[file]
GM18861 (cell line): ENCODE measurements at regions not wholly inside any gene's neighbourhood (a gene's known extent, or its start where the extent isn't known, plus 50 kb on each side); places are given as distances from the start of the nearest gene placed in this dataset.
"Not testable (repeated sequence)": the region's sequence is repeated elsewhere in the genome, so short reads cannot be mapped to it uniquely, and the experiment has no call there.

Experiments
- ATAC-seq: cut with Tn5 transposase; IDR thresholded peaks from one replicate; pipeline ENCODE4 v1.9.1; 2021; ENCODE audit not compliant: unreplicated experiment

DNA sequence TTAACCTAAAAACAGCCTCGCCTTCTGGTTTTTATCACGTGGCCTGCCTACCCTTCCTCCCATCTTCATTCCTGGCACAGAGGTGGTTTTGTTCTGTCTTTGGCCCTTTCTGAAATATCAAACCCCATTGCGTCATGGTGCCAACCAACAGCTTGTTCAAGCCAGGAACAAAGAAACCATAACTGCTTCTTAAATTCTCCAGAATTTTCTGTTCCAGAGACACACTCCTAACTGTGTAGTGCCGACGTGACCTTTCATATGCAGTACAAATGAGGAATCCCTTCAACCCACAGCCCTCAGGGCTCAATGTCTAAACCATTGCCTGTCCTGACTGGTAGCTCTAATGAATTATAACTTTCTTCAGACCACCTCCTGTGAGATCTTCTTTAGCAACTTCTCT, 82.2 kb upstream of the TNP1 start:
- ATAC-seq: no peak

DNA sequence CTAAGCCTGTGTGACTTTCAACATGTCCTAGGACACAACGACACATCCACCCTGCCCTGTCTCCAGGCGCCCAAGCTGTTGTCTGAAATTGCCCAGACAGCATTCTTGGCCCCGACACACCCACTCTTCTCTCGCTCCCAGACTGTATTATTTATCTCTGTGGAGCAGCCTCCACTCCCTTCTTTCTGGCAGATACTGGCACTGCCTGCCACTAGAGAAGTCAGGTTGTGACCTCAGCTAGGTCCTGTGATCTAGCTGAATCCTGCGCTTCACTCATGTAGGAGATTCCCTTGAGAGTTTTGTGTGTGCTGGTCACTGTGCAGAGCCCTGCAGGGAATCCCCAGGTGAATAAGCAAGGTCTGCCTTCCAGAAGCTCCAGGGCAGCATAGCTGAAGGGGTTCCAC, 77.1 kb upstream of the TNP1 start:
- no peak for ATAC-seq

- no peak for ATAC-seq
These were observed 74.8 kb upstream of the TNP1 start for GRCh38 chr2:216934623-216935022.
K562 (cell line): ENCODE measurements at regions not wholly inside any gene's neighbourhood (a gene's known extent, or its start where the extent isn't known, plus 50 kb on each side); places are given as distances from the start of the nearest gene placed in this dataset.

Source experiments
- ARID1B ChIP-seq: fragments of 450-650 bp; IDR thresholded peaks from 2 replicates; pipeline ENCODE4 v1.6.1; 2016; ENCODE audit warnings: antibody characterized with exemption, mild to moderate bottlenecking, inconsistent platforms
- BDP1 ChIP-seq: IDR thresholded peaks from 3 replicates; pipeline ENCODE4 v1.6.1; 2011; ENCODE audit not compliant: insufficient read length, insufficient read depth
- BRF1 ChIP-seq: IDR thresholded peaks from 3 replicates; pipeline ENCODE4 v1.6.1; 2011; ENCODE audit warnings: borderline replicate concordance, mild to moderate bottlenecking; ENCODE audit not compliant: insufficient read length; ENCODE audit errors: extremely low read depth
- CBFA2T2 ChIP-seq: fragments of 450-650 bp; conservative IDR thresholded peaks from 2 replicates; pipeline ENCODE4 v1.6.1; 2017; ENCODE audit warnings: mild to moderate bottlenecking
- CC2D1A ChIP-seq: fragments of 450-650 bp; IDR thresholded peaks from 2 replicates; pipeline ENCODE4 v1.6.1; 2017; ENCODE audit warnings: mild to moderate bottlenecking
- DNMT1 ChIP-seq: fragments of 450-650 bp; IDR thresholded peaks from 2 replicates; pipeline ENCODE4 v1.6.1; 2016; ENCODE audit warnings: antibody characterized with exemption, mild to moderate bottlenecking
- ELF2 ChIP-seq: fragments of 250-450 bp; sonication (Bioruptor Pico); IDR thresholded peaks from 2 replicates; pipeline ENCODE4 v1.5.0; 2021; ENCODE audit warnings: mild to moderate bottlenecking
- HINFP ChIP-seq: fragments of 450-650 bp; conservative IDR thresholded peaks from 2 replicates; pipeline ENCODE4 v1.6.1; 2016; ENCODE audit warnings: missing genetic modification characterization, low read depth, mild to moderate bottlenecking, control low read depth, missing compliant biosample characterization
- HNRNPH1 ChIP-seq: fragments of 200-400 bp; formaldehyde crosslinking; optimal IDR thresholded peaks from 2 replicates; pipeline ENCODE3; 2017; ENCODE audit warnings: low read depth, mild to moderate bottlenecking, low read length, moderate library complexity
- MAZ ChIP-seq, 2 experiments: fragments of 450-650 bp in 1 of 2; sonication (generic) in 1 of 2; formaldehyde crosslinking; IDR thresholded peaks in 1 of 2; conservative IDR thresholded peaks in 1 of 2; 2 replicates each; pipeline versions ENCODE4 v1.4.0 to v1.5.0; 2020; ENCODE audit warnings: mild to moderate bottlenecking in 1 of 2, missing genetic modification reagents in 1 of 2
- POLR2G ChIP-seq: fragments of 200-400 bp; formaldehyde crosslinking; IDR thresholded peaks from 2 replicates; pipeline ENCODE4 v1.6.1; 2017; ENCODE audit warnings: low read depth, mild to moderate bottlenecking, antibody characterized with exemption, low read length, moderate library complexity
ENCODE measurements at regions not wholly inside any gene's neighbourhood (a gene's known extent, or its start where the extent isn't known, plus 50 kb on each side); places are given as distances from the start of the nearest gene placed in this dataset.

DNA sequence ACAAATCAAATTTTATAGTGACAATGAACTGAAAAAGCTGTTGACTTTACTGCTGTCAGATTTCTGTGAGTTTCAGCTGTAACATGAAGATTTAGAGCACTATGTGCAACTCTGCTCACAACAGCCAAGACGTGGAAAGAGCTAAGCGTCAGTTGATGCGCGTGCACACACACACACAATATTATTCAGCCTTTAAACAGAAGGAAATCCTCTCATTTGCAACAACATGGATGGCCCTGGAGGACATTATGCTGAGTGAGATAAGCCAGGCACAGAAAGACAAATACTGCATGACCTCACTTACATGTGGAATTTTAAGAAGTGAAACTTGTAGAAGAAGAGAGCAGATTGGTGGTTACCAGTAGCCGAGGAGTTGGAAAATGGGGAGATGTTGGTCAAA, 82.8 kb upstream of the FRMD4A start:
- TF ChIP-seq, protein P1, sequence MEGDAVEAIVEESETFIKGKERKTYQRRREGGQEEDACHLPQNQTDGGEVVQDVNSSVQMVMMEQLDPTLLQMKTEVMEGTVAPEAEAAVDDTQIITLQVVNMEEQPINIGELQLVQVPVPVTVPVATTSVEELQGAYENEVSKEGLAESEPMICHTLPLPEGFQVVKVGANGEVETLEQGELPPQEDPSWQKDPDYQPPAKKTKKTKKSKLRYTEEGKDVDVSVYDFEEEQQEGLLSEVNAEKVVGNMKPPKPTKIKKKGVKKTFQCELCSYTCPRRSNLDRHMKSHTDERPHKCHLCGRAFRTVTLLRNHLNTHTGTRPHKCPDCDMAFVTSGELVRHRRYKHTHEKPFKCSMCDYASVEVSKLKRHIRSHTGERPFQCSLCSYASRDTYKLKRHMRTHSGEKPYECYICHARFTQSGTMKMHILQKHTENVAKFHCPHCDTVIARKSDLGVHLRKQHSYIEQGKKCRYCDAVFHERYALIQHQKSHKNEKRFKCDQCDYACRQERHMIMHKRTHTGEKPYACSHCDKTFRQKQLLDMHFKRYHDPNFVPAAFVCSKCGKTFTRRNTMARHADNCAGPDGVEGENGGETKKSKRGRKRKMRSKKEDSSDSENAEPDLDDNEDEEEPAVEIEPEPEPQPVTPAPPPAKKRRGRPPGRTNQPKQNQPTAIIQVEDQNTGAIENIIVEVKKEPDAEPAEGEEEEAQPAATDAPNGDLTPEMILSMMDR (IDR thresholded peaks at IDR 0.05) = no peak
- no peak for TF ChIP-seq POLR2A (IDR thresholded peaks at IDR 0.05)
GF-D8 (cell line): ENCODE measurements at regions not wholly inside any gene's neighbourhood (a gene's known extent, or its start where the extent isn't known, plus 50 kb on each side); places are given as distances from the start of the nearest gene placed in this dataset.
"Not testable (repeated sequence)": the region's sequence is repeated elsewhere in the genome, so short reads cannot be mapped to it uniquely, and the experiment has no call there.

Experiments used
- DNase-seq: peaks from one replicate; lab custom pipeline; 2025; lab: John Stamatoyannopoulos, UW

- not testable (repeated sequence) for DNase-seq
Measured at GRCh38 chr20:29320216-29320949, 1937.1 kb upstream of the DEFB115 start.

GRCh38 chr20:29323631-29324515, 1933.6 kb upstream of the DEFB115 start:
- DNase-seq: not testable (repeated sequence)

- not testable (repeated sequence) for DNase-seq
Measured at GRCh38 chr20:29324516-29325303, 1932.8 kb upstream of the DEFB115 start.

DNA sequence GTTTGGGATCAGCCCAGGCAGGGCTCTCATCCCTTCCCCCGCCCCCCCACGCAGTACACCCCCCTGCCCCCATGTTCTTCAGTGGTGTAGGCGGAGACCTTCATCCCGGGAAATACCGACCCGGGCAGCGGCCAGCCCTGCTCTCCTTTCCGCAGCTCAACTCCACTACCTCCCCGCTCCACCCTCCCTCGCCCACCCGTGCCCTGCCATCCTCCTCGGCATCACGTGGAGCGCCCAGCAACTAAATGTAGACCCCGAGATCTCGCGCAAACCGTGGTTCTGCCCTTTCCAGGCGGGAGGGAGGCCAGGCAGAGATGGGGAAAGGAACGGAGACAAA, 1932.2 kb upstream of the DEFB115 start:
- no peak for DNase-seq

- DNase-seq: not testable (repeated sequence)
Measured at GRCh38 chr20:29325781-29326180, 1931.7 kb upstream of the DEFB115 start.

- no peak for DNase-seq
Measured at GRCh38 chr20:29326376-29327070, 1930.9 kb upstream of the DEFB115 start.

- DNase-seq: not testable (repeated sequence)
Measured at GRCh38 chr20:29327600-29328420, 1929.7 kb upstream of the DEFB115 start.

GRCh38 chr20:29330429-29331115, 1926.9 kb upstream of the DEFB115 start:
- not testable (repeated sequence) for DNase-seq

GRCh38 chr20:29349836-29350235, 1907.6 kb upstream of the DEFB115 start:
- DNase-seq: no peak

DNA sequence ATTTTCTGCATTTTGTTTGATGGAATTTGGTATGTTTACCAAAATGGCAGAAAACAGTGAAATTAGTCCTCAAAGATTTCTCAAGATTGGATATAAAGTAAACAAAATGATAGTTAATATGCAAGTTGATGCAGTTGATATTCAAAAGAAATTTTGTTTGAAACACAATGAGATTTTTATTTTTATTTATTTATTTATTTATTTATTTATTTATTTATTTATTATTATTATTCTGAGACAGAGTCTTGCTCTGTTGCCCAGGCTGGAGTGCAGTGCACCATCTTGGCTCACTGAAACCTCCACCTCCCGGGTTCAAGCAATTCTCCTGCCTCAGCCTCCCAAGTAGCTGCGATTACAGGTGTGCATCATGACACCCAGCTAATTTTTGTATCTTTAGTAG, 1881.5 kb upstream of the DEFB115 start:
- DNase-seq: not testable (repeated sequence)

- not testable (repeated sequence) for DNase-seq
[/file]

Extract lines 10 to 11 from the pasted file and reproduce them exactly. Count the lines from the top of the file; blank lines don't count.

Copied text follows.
These were observed 74.8 kb upstream of the TNP1 start for GRCh38 chr2:216934623-216935022.
K562 (cell line): ENCODE measurements at regions not wholly inside any gene's neighbourhood (a gene's known extent, or its start where the extent isn't known, plus 50 kb on each side); places are given as distances from the start of the nearest gene placed in this dataset.